A Room with a Viewpoint

“The time has come,” the Walrus said, “To talk of many things: Of shoes—and ships—and sealing wax— Of cabbages—and kings— And why the sea is boiling hot— And whether pigs have wings.” (Lewis Carroll)

Saturday, December 03, 2005

'Tis the Season - But for What?

John Gibson of Fox News has declared war on Christmas. He’s written a book about it. Oh no no, I got confused, he has accused liberals of declaring war on Christmas. In his Fox News columns, he gives a number of examples and actually I think he’s often right about political correctness gone amok about Christmas (oops, I mean the Winter Holiday). In spite of that, I think he is wrong to criticize stores for taking the word "Christmas" out of their advertising--instead he should be thanking them for it. While it hasn’t happened exactly the way one might have expected, this is exactly what Christians have been asking for for a long time.

For years, the cry has been “let’s get Christ back into Christmas!” A totally reasonable call from Christians about a day whose name I believe is a contraction of “Christ’s Mass.” This cry has usually been accompanied by a call to eschew the extravagent spending and madcap excess of food and alcohol that accompanies the holiday period (oops, I mean the Christmas season) and get back to the true meaning of Christmas.

Well, here’s the chance. To get Christ back into Christmas, first you have to get commercialism out of Christmas. Believe me, the stores aren’t advertising “holiday sales” because they object to Christmas—far from objecting to Christmas, they depend on it. They’ve erased the word Christmas from their ads because Christmas no longer has anything to do with what makes them money. For those of us who are already in the swing of it, we’re going to eat, drink, be merry and spend, spend, spend—no matter what you call the holiday. But to get new customers in this all-important retail season, the stores need to reach out and encourage non-Christians to spend, spend, spend. What better way to do so than to expand the holiday—be more inclusive if you will.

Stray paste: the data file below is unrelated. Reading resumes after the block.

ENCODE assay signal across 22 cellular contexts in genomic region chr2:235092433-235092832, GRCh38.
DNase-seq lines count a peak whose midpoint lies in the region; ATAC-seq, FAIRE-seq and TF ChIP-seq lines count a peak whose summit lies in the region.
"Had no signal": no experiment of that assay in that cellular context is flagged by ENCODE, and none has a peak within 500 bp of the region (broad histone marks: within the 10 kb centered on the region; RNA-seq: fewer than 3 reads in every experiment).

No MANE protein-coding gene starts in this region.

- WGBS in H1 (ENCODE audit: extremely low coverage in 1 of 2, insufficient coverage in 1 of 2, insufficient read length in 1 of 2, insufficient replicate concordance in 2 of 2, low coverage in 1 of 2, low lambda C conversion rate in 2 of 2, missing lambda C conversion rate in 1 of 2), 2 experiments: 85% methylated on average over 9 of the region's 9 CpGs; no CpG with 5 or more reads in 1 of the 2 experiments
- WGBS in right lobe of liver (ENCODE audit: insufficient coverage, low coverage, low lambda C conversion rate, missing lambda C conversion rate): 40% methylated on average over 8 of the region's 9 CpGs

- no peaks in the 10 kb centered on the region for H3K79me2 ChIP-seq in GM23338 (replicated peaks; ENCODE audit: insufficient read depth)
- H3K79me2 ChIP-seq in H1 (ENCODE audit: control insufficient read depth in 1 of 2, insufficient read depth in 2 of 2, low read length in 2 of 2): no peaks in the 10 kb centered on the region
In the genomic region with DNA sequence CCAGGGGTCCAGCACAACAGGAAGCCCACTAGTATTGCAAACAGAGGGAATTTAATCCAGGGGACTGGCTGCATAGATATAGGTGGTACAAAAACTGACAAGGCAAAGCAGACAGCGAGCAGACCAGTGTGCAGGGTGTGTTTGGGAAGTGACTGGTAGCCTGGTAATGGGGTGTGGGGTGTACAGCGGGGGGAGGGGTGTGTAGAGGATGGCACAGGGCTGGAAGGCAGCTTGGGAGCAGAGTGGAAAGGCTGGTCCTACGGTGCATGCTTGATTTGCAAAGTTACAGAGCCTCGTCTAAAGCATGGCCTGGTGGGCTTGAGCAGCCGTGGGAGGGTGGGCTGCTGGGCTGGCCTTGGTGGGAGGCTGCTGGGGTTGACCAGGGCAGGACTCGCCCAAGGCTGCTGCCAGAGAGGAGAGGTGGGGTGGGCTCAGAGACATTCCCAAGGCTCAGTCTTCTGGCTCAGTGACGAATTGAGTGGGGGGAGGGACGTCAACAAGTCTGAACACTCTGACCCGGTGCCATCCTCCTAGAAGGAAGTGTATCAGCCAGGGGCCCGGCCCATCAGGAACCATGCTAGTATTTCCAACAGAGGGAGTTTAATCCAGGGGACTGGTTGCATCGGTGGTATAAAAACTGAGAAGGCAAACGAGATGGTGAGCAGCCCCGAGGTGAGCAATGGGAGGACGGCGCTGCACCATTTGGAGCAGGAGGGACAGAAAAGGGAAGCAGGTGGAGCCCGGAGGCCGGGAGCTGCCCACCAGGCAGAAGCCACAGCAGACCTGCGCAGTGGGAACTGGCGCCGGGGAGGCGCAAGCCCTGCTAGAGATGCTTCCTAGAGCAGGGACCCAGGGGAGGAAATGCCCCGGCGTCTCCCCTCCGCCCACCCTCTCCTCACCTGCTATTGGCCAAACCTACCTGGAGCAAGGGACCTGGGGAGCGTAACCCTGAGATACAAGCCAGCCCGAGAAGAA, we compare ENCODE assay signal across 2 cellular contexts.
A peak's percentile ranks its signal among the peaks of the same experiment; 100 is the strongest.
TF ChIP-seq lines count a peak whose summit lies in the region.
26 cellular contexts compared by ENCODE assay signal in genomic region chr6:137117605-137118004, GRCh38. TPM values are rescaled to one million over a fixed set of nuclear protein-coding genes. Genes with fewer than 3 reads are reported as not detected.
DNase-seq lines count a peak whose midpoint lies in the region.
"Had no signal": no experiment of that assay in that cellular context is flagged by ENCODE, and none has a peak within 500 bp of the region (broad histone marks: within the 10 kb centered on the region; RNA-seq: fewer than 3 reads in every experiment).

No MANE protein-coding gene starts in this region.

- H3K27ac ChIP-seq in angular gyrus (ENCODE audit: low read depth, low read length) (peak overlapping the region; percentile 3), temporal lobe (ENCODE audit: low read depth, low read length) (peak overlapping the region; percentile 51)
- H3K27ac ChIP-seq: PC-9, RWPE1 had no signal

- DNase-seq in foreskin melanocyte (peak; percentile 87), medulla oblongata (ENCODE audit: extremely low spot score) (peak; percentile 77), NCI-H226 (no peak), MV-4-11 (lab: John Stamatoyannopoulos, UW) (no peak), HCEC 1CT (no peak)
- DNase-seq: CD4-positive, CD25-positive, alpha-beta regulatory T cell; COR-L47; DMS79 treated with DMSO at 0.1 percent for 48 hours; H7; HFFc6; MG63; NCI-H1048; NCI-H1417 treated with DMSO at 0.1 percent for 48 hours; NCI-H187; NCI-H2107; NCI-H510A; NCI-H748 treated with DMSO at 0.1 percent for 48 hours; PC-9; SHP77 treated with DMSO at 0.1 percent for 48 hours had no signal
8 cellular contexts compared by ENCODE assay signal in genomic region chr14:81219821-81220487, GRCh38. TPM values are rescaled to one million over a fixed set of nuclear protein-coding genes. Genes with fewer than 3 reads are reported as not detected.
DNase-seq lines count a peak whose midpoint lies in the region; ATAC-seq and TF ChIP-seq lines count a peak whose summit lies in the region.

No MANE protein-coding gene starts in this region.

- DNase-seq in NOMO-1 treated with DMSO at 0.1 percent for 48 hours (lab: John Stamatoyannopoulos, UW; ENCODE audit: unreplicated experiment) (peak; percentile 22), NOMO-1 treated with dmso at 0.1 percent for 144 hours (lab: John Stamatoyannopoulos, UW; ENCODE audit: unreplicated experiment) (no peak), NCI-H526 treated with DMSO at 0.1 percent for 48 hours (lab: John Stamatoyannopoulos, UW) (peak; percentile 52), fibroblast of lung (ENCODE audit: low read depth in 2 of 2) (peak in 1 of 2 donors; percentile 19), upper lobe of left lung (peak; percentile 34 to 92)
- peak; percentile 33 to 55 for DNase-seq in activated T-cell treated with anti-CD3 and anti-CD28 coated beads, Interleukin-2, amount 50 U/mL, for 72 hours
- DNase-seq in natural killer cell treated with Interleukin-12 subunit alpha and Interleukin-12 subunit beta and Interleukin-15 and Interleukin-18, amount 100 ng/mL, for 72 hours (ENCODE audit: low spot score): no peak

But contrary to Gibson’s argument that this is a bad thing, I think it’s the best thing that could have happened to Christmas. Go back to the commandment: “Thou shall not take the Lord’s name in vain.” What could be more “in vain” than to put “Christ’s Mass” on the sale flyer in the Sunday newspaper? What could be less Christian than to eat and drink to excess and spend enormous amounts of money on more stuff than we can possible use while people in the world are dying of starvation, AIDS, earthquakes, floods and war. And we believe we are doing it to celebrate His birth? And what about these gifts anyway? It’s His birthday, not ours. Do we really think when he said “feed my sheep,” He meant turkey with all the fixings?

In his November 18 column Is Sears Suppressing Christmas? Gibson says:

Sometimes the idea is to just change the name of things. Christmas break becomes the winter break. And then, all of a sudden, Christmas is gone altogether. It wasn't there in the first place, see? It's just winter break and Christmas may or may not fall in that winter break.
Exactly. Christmas wasn’t there. Christmas was never there. It was never in Sears. It was never at the office Christmas party. And even at home, it’s a long time since it’s been under many Christmas trees. If we fear we're going to lose Christmas because the retailers stop using the word, I'm afraid we've already lost it.

Don’t get me wrong. I love the Christmas season. There’s nothing bad about parties and decorations and presents (especially not with presents—think of the economy). But they’re not “Christ’s Mass.” If they ever were, they haven't been for a long time. And whoever is responsible for separating Christmas and the winter holiday season have done Christians a favor. Now if we just knew what to do with it.